By Mike Smolarek
The man sat on the rock, looking down at the smothered remains of a rabbit. Flies buzzed about its head, casually settling on the torn flesh, only to lift off a few seconds later. Tears formed in the man's tired eyes, and slowly rolled down his cheek. He turned away, spotting another rabbit sitting alone in the distance. His ears were straight up and he looked towards the man curiously. Slowly, the rabbit's ears lowered along with his body. He sat in the grass, looking around as if lost. Then, he hopped into a patch of bushes. The man was alone.
The naked trees squeaked and cracked in the breeze. A crow circled in the darkening sky above. The smell of cold rain coming on caught the man. He looked to see rustling leaves drift by the dead rabbit, like mourners walking past the casket at a funeral. A shiver shot up the man's spine as he pulled his sweaty hand out of his black coat pockets and rubbed his forehead. The crow landed gently on a branch above, announcing his presence with a "Caw, Caw!" The man looked up, startled that he was no longer alone. He placed his hands back into his pockets.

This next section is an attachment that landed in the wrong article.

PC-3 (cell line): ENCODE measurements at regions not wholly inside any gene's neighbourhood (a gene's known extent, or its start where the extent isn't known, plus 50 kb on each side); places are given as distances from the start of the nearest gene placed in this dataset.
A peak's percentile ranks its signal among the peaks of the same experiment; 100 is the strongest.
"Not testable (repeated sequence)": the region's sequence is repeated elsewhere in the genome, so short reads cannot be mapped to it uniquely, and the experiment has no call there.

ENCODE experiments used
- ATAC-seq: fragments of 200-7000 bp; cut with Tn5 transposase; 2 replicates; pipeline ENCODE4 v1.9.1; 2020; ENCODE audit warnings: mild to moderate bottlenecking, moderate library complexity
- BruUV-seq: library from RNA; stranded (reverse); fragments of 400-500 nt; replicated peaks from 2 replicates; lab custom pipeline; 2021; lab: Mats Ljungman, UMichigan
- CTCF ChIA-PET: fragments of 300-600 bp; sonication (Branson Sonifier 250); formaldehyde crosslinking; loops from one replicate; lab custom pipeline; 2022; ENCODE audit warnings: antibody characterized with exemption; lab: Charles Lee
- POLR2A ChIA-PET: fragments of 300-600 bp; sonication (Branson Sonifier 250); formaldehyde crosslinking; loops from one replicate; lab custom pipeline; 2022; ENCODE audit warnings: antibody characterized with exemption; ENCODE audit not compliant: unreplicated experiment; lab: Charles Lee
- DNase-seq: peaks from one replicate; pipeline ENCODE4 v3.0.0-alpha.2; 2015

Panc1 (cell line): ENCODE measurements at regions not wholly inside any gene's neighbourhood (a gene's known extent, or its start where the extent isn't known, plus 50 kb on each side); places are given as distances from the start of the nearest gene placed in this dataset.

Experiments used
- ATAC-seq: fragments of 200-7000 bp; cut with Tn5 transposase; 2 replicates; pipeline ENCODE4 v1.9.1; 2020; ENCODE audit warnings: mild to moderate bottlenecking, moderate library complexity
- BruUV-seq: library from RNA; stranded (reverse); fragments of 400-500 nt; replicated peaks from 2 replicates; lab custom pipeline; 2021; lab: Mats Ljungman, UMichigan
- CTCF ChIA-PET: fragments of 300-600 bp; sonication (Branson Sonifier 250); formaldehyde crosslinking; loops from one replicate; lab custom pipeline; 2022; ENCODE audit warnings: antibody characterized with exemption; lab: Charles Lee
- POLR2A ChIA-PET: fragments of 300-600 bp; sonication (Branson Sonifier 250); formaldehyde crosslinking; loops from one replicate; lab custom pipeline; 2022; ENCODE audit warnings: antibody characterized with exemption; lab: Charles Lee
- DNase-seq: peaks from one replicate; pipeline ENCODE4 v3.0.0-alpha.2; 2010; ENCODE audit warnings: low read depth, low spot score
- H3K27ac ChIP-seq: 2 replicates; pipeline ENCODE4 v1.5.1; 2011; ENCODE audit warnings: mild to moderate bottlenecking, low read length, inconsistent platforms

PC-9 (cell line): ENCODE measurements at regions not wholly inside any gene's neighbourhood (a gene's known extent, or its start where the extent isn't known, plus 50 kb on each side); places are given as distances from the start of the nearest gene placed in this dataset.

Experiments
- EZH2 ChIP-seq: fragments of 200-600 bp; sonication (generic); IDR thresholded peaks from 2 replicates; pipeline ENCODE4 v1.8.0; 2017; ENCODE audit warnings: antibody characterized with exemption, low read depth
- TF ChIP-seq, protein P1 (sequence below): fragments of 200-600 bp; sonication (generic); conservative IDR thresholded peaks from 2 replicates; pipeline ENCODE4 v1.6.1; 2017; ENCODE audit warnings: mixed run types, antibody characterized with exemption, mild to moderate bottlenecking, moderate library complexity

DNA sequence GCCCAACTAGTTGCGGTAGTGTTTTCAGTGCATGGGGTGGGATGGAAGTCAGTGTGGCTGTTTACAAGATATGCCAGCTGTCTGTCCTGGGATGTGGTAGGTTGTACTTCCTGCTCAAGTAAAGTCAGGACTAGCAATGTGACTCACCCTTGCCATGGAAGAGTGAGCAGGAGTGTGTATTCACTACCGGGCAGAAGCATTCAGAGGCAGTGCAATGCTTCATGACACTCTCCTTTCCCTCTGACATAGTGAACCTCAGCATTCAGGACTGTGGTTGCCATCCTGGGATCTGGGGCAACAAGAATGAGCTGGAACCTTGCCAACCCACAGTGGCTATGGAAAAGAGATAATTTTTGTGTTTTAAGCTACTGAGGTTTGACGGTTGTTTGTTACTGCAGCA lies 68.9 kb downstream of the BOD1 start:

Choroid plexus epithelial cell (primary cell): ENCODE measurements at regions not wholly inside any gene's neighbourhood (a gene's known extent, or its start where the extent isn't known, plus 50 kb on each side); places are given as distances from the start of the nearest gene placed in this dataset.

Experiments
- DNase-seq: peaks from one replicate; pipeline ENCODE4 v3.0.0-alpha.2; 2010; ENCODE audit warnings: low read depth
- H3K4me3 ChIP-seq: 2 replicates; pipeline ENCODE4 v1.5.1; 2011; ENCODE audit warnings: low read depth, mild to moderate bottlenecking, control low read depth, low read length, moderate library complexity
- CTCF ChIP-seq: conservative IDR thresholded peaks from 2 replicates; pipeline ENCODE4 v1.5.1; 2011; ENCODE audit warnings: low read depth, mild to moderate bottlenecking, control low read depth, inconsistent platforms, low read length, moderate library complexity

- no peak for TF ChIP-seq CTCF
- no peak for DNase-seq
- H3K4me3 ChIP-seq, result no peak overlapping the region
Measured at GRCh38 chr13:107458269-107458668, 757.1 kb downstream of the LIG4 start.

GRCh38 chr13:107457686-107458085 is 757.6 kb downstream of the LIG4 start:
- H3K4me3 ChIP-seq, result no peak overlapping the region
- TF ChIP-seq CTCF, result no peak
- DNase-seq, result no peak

The man slumped down off the rock. He bowed his head and shut his eyes tight. The row titled his head downwards, staring at the man with his piercing eye. The breeze died down; the remote woods became silent.
"I can't get away," the man mumbled between his tears. "I just can't get away." His left hand emerged from his pocket and wiped away the streaming tears. "Why now?" he thought. "It was just working out." He sobbed, as the crow looked down form its perch.
The man's hand went back into his pocket. He titled his head up, and saw the crow's eye staring down at him. He looked away, unable to face it. Slowly, his right hand slipped out of the pocket, holding a black revolver. He put it to his head and shut his eyes tight. His hand shook.
The crow fled from the trees. The rabbit scampered out of the bushes, darting away through the thick grass. The man's head rested on the rock, now a splattered red. The wind picked up again, and the trees began to creak once more.